Dilan (D-Brooklyn) got a city-backed apartment available only to families making $114,000 or less while he and his wife were making $160,000.One has to wonder just how closely the administrators of the affordable housing program are looking at the applicants to see whether they meet the requirements.
The developer was a Dilan campaign donor.
"We take our regulatory agreements very seriously, and we are reviewing the exact set of circumstances and will follow up appropriately," said Eric Bederman, a spokesman for the city Housing Preservation and Development Department.
On Monday, the Daily News reported Dilan had moved into a two-bedroom apartment in Brooklyn in 2008 when the income cap was $114,000 for a family.
At that time, he and his wife collectively earned about $160,000 a year, including his Council salary, records show.
After The News began looking at this arrangement, the Housing Preservation and Development Department asked the developer, Sergio Benitez, for paperwork verifying Dilan's income at the time he signed the lease. He was unable to provide any, officials say.
Bear in mind that there is a constant hue and cry about the lack of affordable housing in New York. One has to wonder just how many people who are taking advantage of the affordable housing program are actually entitled to do so, which squeezes out the applicants who are truly in need and meet the program requirements.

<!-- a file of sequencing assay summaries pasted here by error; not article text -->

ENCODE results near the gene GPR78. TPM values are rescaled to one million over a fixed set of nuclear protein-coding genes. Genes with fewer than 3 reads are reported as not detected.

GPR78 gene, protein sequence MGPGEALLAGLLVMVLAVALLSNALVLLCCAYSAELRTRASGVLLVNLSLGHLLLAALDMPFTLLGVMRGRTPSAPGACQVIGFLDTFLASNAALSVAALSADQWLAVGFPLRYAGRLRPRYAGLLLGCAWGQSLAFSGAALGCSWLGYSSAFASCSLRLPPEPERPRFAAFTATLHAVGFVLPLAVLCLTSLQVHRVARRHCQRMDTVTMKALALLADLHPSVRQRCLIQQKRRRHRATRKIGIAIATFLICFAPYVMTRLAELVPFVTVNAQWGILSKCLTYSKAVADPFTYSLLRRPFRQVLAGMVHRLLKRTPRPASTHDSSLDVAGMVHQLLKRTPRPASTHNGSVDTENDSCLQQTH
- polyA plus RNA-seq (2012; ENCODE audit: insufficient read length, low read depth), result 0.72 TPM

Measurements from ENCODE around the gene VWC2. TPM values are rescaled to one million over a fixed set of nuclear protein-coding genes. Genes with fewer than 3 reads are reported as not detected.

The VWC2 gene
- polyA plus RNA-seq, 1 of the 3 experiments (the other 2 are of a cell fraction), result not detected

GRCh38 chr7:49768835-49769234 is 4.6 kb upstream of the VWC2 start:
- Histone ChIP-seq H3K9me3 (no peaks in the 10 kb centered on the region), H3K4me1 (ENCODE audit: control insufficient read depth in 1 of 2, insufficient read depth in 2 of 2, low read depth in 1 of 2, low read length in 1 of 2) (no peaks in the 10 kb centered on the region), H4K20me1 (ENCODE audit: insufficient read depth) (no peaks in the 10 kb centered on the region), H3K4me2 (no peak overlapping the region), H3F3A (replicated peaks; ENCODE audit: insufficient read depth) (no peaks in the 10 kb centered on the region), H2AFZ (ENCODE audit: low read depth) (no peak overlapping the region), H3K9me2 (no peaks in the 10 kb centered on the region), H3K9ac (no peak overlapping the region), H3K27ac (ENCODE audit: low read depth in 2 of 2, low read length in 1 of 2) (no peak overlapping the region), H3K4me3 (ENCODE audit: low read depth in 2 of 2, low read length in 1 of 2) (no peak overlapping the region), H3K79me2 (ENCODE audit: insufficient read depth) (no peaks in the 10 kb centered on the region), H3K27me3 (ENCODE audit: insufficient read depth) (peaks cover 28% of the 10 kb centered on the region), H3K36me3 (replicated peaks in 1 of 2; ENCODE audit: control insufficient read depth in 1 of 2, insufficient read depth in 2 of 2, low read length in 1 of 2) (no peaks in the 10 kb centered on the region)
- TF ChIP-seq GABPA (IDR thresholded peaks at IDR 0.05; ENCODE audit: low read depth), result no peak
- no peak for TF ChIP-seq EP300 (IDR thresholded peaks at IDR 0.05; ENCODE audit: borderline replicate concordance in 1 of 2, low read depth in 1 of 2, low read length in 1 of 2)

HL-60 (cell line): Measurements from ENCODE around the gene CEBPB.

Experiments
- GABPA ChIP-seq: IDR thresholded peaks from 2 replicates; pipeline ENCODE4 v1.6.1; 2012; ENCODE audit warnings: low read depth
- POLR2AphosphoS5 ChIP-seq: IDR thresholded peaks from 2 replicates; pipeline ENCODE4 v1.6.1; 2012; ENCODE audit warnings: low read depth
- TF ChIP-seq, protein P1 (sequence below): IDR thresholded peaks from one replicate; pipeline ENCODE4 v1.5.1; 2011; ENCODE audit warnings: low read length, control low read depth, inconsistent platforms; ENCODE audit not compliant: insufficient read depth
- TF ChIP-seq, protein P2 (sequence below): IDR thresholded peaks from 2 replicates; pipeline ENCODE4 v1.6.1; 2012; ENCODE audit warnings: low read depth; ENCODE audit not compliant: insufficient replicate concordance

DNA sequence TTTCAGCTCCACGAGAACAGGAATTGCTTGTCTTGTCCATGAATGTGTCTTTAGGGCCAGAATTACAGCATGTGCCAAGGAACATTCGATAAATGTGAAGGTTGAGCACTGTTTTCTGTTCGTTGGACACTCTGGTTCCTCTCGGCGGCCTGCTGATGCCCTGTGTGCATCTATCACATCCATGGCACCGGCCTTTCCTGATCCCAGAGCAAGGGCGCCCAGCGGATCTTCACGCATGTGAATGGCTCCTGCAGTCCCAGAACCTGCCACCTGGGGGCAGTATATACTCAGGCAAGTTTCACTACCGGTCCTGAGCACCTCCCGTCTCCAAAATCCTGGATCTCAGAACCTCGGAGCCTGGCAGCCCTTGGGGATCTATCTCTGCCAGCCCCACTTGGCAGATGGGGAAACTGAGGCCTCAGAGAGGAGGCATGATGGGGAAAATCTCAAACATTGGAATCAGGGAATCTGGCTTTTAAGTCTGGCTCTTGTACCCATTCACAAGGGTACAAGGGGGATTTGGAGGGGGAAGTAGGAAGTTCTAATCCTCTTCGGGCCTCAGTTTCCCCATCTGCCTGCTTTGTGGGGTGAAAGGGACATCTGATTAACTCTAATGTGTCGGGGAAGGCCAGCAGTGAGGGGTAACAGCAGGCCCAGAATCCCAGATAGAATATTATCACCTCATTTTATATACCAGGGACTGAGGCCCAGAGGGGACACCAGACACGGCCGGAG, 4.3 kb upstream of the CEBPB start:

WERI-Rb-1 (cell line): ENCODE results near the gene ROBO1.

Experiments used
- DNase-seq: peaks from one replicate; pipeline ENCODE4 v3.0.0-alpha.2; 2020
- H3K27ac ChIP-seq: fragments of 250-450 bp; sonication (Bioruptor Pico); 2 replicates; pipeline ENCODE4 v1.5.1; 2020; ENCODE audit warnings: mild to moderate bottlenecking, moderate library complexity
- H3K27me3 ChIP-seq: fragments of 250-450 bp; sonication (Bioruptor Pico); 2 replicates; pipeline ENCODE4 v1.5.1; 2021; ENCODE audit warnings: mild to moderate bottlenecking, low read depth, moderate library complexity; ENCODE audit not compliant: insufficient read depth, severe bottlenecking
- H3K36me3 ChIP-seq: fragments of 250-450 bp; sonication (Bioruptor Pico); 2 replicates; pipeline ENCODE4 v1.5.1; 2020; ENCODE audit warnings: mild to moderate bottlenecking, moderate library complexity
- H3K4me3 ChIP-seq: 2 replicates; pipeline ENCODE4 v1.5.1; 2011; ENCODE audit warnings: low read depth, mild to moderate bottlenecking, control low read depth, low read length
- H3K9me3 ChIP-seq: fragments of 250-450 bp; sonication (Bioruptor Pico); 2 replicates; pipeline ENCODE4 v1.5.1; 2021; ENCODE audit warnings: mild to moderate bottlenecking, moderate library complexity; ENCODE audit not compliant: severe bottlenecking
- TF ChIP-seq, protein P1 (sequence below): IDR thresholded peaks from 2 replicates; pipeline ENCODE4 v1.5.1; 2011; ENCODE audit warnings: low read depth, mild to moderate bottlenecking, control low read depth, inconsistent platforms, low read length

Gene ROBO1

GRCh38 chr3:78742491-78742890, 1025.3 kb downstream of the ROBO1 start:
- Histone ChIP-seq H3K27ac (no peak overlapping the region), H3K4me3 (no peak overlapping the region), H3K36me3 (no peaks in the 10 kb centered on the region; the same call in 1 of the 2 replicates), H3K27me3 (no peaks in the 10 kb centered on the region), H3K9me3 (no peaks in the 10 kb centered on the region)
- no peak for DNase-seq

It also shows that the lack of affordable housing needs to be addressed with not only building more affordable housing (that meets various program requirements, like Section 8, Mitchell Lama, etc.) but housing that is above the affordable housing program income limits because an insufficient supply is what is driving prices higher for everyone. Increase the supply, and the price will moderate and potentially fall from their current levels. Note too that the NYC metro area has largely avoided the massive real estate collapses seen elsewhere because demand remains tight as new housing stock is limited due to a lack of space.
Some real estate projects have stalled, and there's a push to convert those projects into affordable housing.
Increasing the supply will greatly increase the options for renters and prospective homeowners, and can serve to reduce rents at a time when many are opting for rents over homeownership due to difficulties in obtaining mortgages and uncertainties about employment.